For soluble and membrane fractions, peptides were identified and quantified for label-free protein quantification from raw mass spectrometric files using MaxQuant software (version: 1.6.1.0) [41], respectively. Database searching was performed in MaxQuant using the Andromeda search engine [42] against the mouse Uniprot database (57,208 entries, May 2017 version) supplemented with our internal non-redundant virus protein sequences containing 903 ENA and 260 GenBank entries. Andromeda search parameters for protein identification were set as follows: maximum mass tolerance of 20 ppm for the first search, 4.5 ppm for the precursor ions after non-linear recalibration and 20 ppm for fragment ions; digestion was set to specific “Trypsin/P” allowing max missed cleavage events of two. Oxidation of methionine and protein N-terminal acetylation were set as variable modifications. Carboxyamidomethylation of cysteines was specified as a fixed modification. A total of three modifications were allowed per peptide. Minimal required peptide length was seven amino acids. MaxQuant LFQ “match between run” option was enabled with a match time window of 0.7 min after retention time alignment. “Requires MS/MS for label-free quantification (LFQ) comparisons” was not enabled to allow maximum MS peak features. Confidently identified proteins were required to have a minimum of two matched peptides with one peptide being uniquely matched at a false discovery rate (FDR) of less than 1%. Proteins were quantified by delayed normalization computed in MaxQuant’s label-free quantification option [43].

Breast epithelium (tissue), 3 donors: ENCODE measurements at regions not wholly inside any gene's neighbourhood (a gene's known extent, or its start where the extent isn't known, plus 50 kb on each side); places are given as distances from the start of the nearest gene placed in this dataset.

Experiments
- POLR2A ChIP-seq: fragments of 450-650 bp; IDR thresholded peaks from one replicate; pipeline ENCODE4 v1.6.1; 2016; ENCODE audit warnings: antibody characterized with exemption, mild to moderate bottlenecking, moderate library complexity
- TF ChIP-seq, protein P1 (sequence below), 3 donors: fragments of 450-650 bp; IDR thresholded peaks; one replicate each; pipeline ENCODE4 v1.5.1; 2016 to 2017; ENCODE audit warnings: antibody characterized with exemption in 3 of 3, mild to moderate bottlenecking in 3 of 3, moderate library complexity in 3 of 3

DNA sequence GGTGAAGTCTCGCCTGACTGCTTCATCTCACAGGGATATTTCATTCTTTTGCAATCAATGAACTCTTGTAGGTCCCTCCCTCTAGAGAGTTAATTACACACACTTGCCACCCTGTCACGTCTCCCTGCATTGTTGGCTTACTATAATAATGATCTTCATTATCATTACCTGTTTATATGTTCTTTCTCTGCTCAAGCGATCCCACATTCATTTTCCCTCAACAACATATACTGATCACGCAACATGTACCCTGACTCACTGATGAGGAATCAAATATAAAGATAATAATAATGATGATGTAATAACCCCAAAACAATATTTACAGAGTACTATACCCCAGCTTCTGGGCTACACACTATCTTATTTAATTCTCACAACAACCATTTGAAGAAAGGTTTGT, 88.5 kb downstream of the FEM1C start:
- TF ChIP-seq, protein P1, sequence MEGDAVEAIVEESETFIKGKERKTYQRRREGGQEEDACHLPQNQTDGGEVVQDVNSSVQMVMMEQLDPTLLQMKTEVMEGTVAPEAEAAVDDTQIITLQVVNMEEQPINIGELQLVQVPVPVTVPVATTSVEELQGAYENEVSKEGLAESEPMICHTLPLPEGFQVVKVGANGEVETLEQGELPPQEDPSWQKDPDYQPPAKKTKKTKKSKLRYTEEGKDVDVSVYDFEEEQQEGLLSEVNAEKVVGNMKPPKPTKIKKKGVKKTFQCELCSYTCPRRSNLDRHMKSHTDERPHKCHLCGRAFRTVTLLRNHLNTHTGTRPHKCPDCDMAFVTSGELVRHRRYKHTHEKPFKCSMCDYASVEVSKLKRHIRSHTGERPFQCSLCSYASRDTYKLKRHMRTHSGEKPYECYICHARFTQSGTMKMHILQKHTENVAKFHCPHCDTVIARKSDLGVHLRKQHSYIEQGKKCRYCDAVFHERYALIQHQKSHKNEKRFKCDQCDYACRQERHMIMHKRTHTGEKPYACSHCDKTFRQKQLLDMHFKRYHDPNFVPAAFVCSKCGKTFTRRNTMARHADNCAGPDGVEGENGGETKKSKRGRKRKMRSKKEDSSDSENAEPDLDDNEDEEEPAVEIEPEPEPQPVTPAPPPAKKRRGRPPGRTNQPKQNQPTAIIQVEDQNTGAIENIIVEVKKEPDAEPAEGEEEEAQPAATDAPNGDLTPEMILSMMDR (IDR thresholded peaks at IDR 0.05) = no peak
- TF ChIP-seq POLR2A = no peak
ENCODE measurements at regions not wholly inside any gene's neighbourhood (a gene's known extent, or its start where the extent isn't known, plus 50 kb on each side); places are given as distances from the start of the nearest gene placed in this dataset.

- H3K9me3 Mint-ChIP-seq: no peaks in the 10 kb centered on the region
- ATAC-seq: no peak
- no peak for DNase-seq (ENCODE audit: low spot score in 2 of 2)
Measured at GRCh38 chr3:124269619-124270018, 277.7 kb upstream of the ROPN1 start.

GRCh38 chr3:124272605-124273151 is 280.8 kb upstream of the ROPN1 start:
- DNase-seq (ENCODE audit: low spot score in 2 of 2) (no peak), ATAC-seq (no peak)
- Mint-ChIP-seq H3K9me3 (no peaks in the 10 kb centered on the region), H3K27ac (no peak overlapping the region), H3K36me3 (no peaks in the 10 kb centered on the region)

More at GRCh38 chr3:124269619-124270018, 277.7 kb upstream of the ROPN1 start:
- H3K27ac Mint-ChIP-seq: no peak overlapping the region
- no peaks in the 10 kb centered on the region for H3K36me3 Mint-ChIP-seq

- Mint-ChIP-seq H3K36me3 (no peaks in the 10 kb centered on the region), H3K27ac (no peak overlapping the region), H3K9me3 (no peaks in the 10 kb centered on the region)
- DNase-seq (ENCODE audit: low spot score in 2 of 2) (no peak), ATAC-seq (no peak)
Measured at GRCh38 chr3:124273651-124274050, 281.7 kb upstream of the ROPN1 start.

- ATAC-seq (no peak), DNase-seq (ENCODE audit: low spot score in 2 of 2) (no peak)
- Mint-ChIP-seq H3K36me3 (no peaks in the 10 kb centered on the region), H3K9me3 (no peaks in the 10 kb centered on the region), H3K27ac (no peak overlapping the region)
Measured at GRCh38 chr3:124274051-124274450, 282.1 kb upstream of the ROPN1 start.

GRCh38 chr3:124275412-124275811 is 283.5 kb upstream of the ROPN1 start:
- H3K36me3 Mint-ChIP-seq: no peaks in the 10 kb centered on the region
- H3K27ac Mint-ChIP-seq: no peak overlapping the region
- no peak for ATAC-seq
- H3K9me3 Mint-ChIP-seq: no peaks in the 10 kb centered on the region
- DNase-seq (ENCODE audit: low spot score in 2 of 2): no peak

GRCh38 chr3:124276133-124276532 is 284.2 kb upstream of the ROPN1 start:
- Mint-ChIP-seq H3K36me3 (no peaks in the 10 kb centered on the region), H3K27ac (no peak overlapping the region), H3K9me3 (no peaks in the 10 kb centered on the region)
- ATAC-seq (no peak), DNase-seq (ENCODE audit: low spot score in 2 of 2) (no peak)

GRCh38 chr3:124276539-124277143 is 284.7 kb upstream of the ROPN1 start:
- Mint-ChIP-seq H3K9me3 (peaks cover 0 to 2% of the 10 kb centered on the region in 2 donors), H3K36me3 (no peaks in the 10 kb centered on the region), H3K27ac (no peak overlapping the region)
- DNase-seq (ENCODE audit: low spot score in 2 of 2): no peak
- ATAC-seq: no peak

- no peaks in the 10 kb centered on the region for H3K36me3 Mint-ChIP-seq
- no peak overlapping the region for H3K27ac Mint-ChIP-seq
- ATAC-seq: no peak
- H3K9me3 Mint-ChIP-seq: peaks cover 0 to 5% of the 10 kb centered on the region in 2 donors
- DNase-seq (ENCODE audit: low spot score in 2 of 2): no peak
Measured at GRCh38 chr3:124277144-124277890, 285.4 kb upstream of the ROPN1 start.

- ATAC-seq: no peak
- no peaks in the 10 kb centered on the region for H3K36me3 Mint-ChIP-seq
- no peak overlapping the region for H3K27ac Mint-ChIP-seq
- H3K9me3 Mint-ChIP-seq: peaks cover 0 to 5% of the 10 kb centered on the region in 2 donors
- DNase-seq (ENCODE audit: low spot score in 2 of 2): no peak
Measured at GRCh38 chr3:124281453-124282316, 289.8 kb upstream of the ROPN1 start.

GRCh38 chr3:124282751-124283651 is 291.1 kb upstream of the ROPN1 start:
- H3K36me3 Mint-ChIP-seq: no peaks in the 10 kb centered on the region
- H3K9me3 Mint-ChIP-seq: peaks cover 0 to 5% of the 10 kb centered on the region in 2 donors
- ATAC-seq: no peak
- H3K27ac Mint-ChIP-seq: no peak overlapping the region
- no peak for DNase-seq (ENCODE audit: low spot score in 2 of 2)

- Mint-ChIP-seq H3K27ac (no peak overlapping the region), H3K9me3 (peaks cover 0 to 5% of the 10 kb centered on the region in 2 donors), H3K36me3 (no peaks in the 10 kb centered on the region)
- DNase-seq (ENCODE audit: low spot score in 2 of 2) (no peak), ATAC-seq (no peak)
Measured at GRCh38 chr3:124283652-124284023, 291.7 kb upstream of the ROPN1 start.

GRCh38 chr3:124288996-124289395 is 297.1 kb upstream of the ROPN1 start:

LFQ intensity data by protein group was further analyzed in Perseus (version: 1.6.0.7) [44]. All proteins “identified by site”, “reverse” and contaminants were removed. LFQ intensity value was log2 transformed and the resulting data matrix was further filtered requiring minimal valid values of 100% in at least one model (Additional file 6: Table S5).